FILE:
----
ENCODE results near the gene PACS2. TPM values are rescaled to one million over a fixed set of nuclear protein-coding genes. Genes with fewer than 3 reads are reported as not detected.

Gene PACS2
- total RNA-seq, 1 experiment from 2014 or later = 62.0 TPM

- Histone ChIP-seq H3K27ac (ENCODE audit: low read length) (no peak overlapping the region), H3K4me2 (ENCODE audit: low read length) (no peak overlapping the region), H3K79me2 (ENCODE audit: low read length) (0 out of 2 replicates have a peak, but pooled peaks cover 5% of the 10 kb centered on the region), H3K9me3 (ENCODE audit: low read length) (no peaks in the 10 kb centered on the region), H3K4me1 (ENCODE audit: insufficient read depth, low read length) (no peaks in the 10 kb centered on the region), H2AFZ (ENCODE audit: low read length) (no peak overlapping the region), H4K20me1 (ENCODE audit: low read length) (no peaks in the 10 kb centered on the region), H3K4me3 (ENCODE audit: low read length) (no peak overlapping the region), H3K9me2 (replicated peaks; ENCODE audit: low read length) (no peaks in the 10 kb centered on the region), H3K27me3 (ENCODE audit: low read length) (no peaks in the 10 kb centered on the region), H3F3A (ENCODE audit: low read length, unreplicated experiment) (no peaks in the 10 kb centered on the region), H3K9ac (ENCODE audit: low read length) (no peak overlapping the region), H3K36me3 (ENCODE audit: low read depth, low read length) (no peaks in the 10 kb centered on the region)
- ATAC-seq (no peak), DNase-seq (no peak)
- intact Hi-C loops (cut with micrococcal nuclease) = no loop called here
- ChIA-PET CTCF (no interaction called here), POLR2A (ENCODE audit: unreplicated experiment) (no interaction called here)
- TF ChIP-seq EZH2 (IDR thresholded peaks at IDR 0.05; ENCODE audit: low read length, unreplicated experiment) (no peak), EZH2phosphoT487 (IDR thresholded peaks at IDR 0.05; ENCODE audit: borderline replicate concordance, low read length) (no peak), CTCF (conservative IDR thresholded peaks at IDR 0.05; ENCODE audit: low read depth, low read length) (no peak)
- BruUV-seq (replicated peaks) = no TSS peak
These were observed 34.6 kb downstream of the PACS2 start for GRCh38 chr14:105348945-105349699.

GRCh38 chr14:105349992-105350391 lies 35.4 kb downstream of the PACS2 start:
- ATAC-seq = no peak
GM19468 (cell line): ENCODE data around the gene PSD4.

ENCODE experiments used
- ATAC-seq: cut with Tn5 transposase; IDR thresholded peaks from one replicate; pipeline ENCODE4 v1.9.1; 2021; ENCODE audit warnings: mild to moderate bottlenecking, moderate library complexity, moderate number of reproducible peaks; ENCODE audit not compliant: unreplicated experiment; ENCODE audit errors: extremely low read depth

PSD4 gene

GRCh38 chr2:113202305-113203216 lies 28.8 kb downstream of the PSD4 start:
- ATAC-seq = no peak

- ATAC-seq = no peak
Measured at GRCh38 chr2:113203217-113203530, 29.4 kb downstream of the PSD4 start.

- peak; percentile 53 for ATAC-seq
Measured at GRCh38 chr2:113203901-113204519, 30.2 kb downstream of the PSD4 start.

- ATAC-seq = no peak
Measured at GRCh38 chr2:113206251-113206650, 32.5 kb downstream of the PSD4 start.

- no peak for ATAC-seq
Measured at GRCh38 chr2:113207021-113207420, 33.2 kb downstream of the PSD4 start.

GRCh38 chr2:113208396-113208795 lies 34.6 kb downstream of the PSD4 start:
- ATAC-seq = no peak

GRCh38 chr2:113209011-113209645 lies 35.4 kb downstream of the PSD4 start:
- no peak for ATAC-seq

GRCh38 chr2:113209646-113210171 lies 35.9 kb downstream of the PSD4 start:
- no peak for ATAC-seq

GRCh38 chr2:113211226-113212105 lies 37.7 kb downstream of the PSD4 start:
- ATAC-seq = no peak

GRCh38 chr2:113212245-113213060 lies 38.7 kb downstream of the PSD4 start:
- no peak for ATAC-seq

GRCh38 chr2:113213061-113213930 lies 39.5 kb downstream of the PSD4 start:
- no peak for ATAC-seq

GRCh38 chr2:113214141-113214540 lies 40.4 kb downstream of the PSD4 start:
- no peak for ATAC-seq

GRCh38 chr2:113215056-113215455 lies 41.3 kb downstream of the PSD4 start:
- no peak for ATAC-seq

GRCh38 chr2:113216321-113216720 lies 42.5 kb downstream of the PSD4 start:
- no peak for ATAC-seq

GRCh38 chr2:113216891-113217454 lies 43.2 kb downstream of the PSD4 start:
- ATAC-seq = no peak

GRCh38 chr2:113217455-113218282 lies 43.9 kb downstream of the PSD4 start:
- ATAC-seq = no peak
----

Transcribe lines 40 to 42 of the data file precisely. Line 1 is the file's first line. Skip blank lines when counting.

- no peak for ATAC-seq

GRCh38 chr2:113215056-113215455 lies 41.3 kb downstream of the PSD4 start:
- no peak for ATAC-seq